Mayors Welcome NC Legislators


mayorWith barely three months representing the people of Great Neck in the Nassau County legislature, Democrat Ellen Birnbaum already has a lot under her belt and is enjoying the experience of “giving back” to her community. Birnbaum, legislator for the 10th District, and long-time fellow legislator Judy Jacobs (D-Woodbury), presented a brief history and a legislative review at last week’s Great Neck Village Officials Association meeting.

Birnbaum serves on several county legislature committees: Government Services & Operations, Finance, Veterans & Senior Affairs, Towns, Villages and Cities, Planning Development and the Environment. Like the legislature itself, the committees meet once a month.

She is quite proud of brand new veterans’ legislation regarding fees. She was stunned to discover that the county leisure pass fees were waived for senior citizens, but not for veterans. A new law allowing veterans to purchase a Nassau County Leisure passport at a one-time rate, as opposed to paying a fee every three years, was unanimously passed on March 24. Birnbaum told how she proposed the law in February, but was told that she would not be successful in enacting the change, due to being in the minority party. She went to the majority leader, Republican, Presiding Officer Norma Gonsalves, and asked her to propose the law. With Birnbaum seconding, the law passed.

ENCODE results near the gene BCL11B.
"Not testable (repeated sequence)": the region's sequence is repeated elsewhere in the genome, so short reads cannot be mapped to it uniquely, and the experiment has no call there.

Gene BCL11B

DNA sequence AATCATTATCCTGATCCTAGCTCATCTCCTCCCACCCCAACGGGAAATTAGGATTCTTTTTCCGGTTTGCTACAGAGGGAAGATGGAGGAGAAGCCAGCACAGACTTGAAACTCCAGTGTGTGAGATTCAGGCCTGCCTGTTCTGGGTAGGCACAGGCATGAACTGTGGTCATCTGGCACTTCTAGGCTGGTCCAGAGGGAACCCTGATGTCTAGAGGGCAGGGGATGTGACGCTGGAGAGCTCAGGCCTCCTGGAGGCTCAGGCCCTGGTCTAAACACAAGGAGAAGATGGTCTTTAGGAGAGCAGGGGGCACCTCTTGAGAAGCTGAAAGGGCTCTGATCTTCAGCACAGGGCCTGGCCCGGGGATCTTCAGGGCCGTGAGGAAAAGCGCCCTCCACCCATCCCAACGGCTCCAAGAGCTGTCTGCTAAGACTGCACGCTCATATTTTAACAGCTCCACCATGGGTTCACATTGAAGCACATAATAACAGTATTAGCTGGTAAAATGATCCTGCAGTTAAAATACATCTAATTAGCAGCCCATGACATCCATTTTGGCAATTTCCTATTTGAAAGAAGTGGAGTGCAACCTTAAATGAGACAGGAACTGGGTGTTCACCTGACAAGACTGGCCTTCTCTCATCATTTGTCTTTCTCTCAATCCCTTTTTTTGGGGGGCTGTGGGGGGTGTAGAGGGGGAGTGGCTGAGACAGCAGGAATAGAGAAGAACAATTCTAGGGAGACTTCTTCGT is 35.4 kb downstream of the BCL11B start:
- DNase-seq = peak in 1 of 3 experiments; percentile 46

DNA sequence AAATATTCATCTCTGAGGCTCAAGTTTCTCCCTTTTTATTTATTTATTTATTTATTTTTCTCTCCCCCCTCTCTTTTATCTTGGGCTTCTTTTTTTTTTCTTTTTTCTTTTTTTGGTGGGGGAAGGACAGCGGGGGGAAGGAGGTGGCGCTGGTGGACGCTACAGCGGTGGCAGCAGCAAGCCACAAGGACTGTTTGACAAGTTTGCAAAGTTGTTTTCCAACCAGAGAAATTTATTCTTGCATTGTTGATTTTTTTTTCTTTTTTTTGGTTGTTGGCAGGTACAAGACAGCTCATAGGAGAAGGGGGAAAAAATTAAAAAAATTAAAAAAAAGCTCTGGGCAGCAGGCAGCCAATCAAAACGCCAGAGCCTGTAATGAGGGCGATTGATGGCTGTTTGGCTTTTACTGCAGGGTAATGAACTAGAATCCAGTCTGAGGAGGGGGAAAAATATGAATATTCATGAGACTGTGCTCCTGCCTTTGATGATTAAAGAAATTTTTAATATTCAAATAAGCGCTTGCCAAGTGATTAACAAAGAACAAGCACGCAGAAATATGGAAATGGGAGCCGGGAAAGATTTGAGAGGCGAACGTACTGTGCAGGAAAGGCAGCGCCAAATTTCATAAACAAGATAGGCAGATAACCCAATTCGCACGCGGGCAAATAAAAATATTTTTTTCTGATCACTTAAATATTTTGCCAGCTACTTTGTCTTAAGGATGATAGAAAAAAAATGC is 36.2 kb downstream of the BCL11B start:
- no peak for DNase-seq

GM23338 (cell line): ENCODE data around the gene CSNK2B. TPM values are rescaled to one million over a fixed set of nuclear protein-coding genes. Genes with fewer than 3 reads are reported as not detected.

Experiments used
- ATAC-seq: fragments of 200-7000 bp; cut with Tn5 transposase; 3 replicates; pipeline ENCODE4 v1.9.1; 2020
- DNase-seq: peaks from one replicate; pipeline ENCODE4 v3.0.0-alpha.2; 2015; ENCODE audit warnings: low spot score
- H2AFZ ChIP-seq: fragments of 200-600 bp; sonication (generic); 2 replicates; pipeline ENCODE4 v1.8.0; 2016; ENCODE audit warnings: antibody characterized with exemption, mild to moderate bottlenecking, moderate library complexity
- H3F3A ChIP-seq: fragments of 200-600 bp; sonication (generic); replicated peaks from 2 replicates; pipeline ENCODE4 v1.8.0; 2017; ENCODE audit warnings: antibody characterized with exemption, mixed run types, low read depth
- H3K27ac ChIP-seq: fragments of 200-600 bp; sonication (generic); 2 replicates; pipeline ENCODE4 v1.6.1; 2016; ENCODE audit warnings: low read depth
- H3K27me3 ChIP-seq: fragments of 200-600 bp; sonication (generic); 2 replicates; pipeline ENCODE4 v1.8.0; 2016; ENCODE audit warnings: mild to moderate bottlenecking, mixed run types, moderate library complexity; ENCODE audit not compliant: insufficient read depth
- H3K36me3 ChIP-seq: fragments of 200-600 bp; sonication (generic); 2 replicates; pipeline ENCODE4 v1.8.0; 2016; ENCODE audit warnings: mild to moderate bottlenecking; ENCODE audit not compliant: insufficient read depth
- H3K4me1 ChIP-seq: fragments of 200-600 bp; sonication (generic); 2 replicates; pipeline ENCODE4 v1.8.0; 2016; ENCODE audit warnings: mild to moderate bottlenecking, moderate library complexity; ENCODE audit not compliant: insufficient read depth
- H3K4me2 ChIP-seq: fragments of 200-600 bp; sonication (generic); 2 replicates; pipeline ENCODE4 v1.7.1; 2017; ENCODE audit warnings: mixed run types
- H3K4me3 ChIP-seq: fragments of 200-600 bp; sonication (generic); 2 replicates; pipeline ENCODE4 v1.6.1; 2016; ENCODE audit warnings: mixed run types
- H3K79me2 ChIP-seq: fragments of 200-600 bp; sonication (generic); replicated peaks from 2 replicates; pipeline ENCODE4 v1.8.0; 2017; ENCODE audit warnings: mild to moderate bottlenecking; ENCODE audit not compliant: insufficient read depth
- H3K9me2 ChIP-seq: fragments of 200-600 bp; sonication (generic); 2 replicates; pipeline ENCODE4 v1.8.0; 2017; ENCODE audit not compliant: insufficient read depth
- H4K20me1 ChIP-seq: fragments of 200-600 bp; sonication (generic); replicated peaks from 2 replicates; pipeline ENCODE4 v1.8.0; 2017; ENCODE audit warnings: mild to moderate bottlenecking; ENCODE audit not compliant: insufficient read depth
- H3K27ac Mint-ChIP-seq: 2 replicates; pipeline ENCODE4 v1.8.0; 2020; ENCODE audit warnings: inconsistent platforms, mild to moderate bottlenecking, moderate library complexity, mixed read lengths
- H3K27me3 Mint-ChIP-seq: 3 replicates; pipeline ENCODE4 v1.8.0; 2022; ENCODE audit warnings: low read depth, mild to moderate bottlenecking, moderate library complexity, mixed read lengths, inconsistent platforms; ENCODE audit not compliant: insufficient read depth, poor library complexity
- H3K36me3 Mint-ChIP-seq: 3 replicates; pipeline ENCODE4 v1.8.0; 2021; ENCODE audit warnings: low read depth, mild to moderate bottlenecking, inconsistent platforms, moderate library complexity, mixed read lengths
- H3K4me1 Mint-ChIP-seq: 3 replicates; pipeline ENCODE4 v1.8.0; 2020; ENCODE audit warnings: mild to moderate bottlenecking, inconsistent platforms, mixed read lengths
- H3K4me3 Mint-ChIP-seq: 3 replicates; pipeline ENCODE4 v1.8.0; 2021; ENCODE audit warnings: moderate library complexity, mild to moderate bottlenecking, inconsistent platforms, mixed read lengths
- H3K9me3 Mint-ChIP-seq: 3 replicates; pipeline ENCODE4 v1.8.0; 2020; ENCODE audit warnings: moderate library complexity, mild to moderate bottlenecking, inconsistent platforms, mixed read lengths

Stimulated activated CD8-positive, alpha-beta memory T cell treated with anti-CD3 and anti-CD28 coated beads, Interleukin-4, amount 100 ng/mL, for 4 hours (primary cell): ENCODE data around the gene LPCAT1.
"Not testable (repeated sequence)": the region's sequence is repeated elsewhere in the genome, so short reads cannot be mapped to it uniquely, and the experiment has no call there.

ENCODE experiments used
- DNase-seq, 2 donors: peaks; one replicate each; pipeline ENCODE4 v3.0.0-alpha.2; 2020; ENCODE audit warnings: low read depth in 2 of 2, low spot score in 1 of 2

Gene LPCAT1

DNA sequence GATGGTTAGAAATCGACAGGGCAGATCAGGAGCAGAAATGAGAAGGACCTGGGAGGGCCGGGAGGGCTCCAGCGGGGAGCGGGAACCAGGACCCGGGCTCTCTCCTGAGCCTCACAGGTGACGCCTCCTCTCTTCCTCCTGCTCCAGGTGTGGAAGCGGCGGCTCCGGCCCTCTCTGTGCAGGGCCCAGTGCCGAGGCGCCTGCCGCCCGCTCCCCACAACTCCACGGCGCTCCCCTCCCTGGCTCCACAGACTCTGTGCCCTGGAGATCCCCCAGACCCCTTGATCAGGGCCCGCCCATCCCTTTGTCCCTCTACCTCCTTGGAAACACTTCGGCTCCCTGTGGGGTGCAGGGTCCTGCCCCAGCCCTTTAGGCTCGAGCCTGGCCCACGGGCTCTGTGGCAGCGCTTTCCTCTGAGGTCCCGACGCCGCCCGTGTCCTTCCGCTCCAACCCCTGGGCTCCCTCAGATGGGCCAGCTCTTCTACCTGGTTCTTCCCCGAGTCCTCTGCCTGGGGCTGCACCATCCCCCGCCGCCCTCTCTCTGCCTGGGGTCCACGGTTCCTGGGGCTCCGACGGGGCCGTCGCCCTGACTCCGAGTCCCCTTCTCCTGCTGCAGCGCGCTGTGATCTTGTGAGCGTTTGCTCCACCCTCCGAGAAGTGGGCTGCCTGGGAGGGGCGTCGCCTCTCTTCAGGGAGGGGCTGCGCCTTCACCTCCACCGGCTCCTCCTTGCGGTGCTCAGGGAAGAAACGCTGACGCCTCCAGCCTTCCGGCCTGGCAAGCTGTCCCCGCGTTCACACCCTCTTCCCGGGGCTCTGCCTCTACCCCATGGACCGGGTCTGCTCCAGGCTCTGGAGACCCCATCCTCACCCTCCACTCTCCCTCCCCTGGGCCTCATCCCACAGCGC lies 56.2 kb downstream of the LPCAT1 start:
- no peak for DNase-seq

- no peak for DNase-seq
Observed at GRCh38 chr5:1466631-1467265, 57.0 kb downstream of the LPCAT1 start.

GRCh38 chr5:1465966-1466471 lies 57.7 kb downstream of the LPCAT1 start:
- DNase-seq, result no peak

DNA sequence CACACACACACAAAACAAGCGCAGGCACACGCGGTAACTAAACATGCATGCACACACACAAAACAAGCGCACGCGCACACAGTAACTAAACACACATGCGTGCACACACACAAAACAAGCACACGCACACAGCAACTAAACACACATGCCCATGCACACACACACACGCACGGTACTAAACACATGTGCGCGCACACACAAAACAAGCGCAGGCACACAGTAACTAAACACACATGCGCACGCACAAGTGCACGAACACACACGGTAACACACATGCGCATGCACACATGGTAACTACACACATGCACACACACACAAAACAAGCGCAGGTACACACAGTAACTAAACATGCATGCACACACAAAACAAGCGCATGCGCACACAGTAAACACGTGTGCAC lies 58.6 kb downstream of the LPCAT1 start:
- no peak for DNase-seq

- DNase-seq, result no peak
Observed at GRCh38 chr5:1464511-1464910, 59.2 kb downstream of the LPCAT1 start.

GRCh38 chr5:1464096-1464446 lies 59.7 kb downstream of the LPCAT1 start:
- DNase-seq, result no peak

At the meeting, Birnbaum told her colleagues in village government that she has been busy since taking on this new position meeting with county departments and working on issues through her many committee memberships. The new county legislator is involved with many projects, including mammogram services and car-seats for children, an issue the Republicans will not vote for, and the ongoing effort to ban smoking in any car when a child is a passenger. “Who could object to that?” someone asked. Birnbaum replied that all battles with the Republican majority are uphill battles.

One and all, public officials at the meeting complained about the terrible potholes that literally line the roads in Great Neck. Several noted that village and town roads have been tended to, but they feel that the county has ignored Great Neck. Birnbaum did say that she anticipates that county projects such as the storm-ravaged roads and the long-promised traffic light at the corner of Middle Neck Road and Brokaw Lane in the Old Village will be addressed as soon as the weather improves. She also announced that there is some money available now for community projects.

Though as a member of the minority party laws are difficult to push through, “I’m there to help you,” Birnbaum assured her fellow officials, many of whom are Democrats.
Jacobs, a former presiding officer now serving her tenth term in the legislature, shares Birnbaum’s frustrations about working with the majority. Jacobs said she is “deeply committed” to the environment and emphasized that to fight such constant battles, “you must really believe in what you’re doing.”

While acknowledging that “there are good people on both sides,” Jacobs said she is baffled by Republican resistance to, for example, a ban on selling cigarettes to those under 21. She said the Republican majority wants to wait for the state to act, but she supports taking action now and “making our own mark.”

In her parting statement to the local officials, the 19-year veteran legislator said it is up to the public to support legislation they want. “We need people to make things happen,” Jacobs said. “We have a lot to lose.”

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